Piranha Finger Puppet Night!

class=img_thumbleft> It was Piranha Finger Puppet Night here in the Dome, and thousands of merry children were given little green toys to play with and ignore the game on the field. And where at first it seemed as if the collective magic of a bunch of urchins biting at the opposition wouldn't have an effect on the diamond, eventually their hoodoo worked. For the piranhas did their part, helping to tie the game while the big bats won it for the Twins, 7-4, on Justin Morneau's walk-off three-run homer in the tenth.

Now, I don't know if this is a league-wide thing, but it certainly seems like the "younger" teams--like the Twins as opposed to the White Sox--have to rely on sugar-coated gimcrackery as Piranhas and TC Bears to keep their fans amused. I'm pretty sure the Tigers don't have goofy, faux-Disneyland mascots, nor do they have this fuzzy-wuzzy piranha thing to describe their lesser players. The White Sox don't either, but what they do have is an abundance of curmudgeons in the stands, which is sort of a mascot in itself (though one that's woefully undermarketed). These grumps are one quality of this franchise that I've always found interesting.

Talk with a White Sox fan prior to their miracle 2005 season, and there was a distinct lack of self-pity, unlike their brethren on the North Side. They didn't bemoan the fact that the Sox had gone as long or longer with a championship than the Cubs or Red Sox, nor that they had built the last of the ugly stadiums. There was never a curse with these fans, the fault of their incompetence didn't rest on the shoulders of Billy goats or Bambinos. No, it wasn't anything other than riotous mismanagement and the hard knocks inherent in the sport of bat and ball.

(Except this one guy I once interviewed, a doctor who felt the spirit of banned Black Sox shortstop Buck Weaver enter into his body during a game and knew that the Sox would never win unless Buck was reinstated. He is currently in the process of trying to build a Black Sox museum and spending lots of money to do so.)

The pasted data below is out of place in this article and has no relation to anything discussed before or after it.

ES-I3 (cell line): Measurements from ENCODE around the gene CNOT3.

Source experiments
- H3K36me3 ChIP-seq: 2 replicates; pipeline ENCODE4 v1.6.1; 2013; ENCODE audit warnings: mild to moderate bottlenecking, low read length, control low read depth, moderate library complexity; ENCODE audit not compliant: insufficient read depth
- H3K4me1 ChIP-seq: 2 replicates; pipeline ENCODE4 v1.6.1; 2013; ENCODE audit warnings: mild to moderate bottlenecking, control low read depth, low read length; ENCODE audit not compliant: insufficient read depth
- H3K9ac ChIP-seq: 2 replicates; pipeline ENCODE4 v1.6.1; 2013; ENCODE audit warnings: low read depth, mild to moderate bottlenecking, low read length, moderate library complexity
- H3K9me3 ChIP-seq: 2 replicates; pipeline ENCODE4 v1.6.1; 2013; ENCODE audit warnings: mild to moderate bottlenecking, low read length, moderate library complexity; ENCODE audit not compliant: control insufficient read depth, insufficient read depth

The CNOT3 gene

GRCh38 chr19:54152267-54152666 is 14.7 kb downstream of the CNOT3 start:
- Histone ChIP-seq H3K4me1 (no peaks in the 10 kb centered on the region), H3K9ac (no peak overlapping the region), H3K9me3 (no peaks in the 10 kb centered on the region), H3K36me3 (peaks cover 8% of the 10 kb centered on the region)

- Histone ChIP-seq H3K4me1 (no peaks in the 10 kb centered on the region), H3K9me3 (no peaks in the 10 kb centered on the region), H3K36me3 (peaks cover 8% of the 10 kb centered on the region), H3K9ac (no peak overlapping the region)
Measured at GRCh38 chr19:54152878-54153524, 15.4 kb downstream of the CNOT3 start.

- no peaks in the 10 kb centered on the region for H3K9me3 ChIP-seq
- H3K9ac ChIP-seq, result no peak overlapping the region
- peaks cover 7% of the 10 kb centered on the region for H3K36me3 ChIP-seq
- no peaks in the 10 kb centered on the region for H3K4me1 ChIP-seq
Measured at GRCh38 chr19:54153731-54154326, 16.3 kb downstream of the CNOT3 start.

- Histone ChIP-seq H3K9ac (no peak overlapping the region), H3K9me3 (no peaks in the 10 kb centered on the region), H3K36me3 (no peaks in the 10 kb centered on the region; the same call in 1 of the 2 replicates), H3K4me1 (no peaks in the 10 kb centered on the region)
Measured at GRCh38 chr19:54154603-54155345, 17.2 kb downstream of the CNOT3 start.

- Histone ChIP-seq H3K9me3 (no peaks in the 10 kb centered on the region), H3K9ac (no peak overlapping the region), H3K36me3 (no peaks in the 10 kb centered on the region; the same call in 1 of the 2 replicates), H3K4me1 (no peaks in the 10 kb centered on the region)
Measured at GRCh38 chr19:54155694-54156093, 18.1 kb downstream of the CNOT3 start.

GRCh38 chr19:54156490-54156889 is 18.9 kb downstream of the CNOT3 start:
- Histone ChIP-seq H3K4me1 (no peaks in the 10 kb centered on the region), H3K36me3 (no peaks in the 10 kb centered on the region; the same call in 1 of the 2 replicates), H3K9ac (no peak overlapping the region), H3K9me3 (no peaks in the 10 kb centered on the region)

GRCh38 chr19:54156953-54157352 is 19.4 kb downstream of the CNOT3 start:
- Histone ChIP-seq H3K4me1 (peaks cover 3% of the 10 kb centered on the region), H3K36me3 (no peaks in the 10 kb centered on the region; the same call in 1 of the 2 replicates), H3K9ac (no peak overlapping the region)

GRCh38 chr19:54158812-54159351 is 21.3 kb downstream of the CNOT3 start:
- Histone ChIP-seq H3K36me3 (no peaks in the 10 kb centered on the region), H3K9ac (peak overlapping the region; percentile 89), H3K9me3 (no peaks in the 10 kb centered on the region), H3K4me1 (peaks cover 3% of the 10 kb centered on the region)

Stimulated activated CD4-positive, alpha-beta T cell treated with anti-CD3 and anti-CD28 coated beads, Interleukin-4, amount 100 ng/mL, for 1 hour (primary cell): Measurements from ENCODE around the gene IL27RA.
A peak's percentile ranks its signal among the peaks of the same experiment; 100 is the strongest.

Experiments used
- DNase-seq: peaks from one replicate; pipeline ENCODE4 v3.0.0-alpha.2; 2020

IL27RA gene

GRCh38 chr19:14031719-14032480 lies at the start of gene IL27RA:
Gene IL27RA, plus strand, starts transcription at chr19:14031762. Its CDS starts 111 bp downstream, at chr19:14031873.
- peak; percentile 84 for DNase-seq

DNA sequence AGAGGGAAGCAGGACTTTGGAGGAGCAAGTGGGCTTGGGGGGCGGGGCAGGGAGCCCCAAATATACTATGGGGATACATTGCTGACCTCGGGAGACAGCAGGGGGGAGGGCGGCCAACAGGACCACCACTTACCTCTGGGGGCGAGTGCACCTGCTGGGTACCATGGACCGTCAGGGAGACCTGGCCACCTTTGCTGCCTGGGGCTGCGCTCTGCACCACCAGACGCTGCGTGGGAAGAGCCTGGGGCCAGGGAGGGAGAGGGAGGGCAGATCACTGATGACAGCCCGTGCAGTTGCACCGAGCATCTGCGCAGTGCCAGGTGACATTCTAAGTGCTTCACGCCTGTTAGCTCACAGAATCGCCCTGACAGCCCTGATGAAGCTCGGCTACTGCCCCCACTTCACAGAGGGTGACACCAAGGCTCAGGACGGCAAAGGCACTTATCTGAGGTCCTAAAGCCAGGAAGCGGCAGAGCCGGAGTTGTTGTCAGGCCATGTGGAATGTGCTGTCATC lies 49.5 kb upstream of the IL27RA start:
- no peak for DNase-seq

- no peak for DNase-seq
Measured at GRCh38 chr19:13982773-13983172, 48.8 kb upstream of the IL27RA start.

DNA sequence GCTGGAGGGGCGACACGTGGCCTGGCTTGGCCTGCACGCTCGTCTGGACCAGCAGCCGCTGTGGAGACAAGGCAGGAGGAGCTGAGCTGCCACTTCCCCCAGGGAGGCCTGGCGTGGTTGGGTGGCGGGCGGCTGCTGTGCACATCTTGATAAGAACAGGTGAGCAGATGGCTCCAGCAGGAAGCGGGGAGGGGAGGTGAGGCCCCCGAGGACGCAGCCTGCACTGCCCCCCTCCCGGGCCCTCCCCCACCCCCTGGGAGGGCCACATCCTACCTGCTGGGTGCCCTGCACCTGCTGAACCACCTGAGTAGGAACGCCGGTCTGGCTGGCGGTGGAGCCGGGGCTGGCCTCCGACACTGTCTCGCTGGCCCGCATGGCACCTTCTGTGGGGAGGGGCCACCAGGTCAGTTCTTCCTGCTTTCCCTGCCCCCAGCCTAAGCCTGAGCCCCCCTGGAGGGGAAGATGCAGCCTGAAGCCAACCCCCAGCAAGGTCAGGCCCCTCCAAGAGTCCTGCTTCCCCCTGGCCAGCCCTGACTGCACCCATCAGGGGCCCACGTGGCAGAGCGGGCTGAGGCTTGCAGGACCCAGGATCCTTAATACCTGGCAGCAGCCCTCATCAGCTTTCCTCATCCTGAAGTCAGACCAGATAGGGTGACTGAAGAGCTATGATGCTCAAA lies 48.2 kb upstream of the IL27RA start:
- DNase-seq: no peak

Something tells me that if you were to talk to the typical Sox fan today--and by 'typical' I mean the guy who's been watching these bums since he was a kid and not just on the still-rolling World Series bandwagon--he'd be grouchy, grumpy, insisting that the woes of this Chicago White Sox can be found in nothing so mystic as lousy hitting.

And, man, is their hitting lousy. The White Sox--who were supposed to have big bats this year, if nothing else--suck at the plate. They make the Twins look great, and that's saying a lot. Their numbers are atrocious: the Sox have scored the fewest runs in the American League (110), lowest average (.222), the worst average with runners in scoring position (.219) and the worst on-base percentage(.305). Curmudgeons feed off stats like those, sit scowling at home and the park, and don't wonder why life is as it is. Just sucks, is all. Have a beer and watch the exploding scoreboard. And know that good luck charms and silly little finger puppets don't mean much in the game of bat and ball.

Give the Twins credit for hanging on and playing well. It looked, at first, as though the Sox were going to steal this game away from the Boof. A pivotal error (on Boof's part) and a string of cheap hits in the sixth inning took Bonser's effective performance (and Morneau's second-inning blast, the first of the night) and turned it into a 4-1 deficit that lasted until the eighth inning. Bonser gave up only eight hits, one walk, and seven K's--and four of those hits were in that sixth inning, and three of them would've been taken off the board if he hadn't thrown the ball away on a toss to third. With the extra out, the Sox pounced, scoring three times on as many cheap singles.

For a moment it seemed as if the Sox would also benefit from the Twins usual practice of trying to suck even worse than their opponents. Through seven innings, Javier Vazquez kept our bats cool, giving up only four hits against his own single walk and seven strikeouts.

But in the eighth, Ozzie Guillen relied on White Sox reliever Mike MacDougal, who must surely have a place in the hearts of Southside existentialists who see this game as more evidence of the pain and futility of life. MacDougal gave up three straight hits before wandering out, head low, and then watched as, two outs later, Torii Hunter knocked a hit that tied the game and kept his hitting streak alive at 22. The Twins had to be content to wait until the tenth, when Castillo hit a double, Hunter was intentionally walked, and Morneau did his heroic deed, sending a towering home run into the upper deck in right. Maybe this marks the point where the MVP resumes his style of play from last year. It took some time and a talking to last season before he turned it on. One can hope, one can hope.

So it was a night with a little bit of everything: grumps, mascots, good luck and bad, errors, decent and lousy pitching, Texas league hits, a coach whose first name is Razor (that's an aside), an intentional walk on Nick Punto (!), a 22 game hitting streak and a walk-off homer. Not to mention Piranha Finger Puppets.

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